History of Cloncurry Shire Council
Cloncurry has a long history, that dates back over 150 years. The first meeting of the Cloncurry Divisional Board was held at the Court House on 21 July 1884. Present at the first meeting was Chairman George Seymour, Alexander Kennedy, Robert Forth Bell, Alred Australian Hart, Alexander Skyes McGillivary and Alfred Joseph Straker.
In 1885, the Divisional Board decided to borrow 1000 pounds to construct a Divisional Hall and offices. The first Divisional Hall and offices were built on the same site as the current Shire Hall, on Scarr Street. The Divisional Hall was removed from the site to make way for a new hall, that was built in 1939. This building still stands today and still hosts Council’s Ordinary Meetings.
The Cloncurry Shire Council offices moved from original site to an office on the corner of King Street and Scarr Street, the old Main Roads offices, in 1988. In 2012 new offices on Daintree Street were built, which is where the Council offices are today.
In 1861 Burke and Wills with King and Gray, were the first known Europeans to come into the area on their ill-fated expedition to the Gulf of Carpentaria. Burke named the river “Cloncurry” for his cousin, Lady Elizabeth Cloncurry of County Galway in Ireland.
In May 1867, Ernest Henry (honoured as founder of the town and the vast mineral wealth of the district), came this way searching for grazing land, instead he discovered copper and named his find the Great Australia Mine. The town was surveyed in 1876 and named after the river. The Great Australia Mine still exists today as a working icon of Cloncurry’s prosperous past and present.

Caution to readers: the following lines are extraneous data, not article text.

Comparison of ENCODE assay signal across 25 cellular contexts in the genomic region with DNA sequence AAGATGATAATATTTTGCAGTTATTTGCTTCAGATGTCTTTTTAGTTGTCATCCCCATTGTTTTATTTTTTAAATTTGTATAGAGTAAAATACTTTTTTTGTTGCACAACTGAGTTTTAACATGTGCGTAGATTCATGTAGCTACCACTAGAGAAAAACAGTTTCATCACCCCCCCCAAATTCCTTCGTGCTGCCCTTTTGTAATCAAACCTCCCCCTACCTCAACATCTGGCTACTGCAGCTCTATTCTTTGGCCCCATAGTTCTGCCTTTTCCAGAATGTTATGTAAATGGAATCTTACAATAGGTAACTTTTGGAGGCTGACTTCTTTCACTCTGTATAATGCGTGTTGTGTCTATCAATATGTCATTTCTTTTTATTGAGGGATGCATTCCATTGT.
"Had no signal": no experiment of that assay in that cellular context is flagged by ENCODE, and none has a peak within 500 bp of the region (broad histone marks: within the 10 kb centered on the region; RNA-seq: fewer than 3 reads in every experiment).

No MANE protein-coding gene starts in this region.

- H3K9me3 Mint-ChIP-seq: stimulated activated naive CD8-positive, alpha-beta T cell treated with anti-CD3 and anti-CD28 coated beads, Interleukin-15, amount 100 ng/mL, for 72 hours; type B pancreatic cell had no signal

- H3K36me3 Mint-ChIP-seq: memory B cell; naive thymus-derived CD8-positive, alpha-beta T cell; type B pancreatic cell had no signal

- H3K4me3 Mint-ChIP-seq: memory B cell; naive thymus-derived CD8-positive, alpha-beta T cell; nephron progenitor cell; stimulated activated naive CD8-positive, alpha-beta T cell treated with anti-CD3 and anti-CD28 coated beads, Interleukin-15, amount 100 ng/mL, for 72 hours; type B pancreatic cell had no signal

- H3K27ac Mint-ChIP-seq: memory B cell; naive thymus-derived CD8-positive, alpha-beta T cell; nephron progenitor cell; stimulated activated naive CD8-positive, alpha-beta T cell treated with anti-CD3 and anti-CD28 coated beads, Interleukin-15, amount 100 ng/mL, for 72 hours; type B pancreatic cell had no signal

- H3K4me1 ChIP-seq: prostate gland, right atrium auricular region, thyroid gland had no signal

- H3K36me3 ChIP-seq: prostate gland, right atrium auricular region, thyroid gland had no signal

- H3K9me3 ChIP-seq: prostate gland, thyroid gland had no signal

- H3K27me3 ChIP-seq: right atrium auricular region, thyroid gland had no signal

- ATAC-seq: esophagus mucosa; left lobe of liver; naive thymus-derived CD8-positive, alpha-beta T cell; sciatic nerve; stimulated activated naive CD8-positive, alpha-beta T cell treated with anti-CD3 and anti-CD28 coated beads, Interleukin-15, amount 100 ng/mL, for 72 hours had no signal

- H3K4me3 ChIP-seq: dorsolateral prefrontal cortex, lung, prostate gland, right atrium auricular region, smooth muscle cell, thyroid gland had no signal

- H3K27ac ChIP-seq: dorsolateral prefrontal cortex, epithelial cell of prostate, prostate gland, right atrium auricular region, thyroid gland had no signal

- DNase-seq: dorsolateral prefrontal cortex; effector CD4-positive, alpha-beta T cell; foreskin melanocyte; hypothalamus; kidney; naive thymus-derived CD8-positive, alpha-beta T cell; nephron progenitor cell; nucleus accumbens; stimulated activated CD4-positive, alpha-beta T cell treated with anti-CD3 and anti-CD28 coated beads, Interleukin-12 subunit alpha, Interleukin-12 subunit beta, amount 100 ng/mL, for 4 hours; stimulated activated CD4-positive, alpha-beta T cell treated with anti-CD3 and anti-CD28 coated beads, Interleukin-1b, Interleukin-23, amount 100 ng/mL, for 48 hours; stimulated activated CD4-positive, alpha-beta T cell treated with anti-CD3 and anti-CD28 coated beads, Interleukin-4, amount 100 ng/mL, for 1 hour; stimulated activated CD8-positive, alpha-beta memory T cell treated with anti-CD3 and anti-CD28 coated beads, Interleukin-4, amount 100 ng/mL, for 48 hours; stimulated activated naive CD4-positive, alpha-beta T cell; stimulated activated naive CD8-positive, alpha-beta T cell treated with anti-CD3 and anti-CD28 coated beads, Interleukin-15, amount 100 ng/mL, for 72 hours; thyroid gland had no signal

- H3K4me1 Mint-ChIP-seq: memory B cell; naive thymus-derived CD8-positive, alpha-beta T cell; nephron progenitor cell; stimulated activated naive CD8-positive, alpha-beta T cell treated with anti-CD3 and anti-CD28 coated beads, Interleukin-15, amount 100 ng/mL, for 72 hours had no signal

Over the years Cloncurry has been the focal point for many of Australia's greatest innovations. Cloncurry was involved with the beginnings of Qantas, and the original Qantas Hangar is still in use at the airport, where 'Queensland and Northern Territory Aerial Services' is still displayed above the hangar door. The airport was also en route for early planes coming from overseas and a stopping place for contestants in the Great Air Races of 1919 and 1934. During the Second World War, Cloncurry was the site of a major United States of America air base.
The Royal Flying Doctor Service was founded in Cloncurry in 1928, now recognised the world over. John Flynn’s choice of Cloncurry was based on its proximity to the mining camps and scattered pastoralists, all of whom were poorly served by any kind of medical services. At a time when his ideas seemed wild and revolutionary, he developed a scheme which combined aircraft, radios and medicine to provide a mantle of safety for inland people.
The local pastoral industry owes its humble beginnings to three noted pioneers of the 1860’s – Ernest Henry, Roger Sheaffe and Alexander Kennedy. Between them they owned many thousands of acres, stocking sheep and cattle. In the 1860’s, 71% of Queensland’s revenue was derived from the Pastoral Industry with the rural sector also providing 94% of Queensland’s exports. As the decades passed Cloncurry had the largest cattle selling yards in the North-West region. The selling yards are now mainly used for tick dipping and/or placing stock onto rail carriages and road trains. The weekly cattle sales have now been taken over by computer and paddock sales.
The railway reached Cloncurry in 1907 and was officially opened in 1908, and remains an important industry in the town.
Cloncurry is a rural town, which derives its main income from the mining and pastoral industries. The town itself is nestled on the banks of the Cloncurry River. The Cloncurry River catchment area begins in the Selwyn Ranges and flows into the Flinders River, where it continues on to empty into the Gulf of Carpentaria.
A visit to Cloncurry Unearthed Visitor Information Centre and Museum, or John Flynn Place Museum and Art Gallery will open the eye of any budding historian to the richness of Cloncurry's history.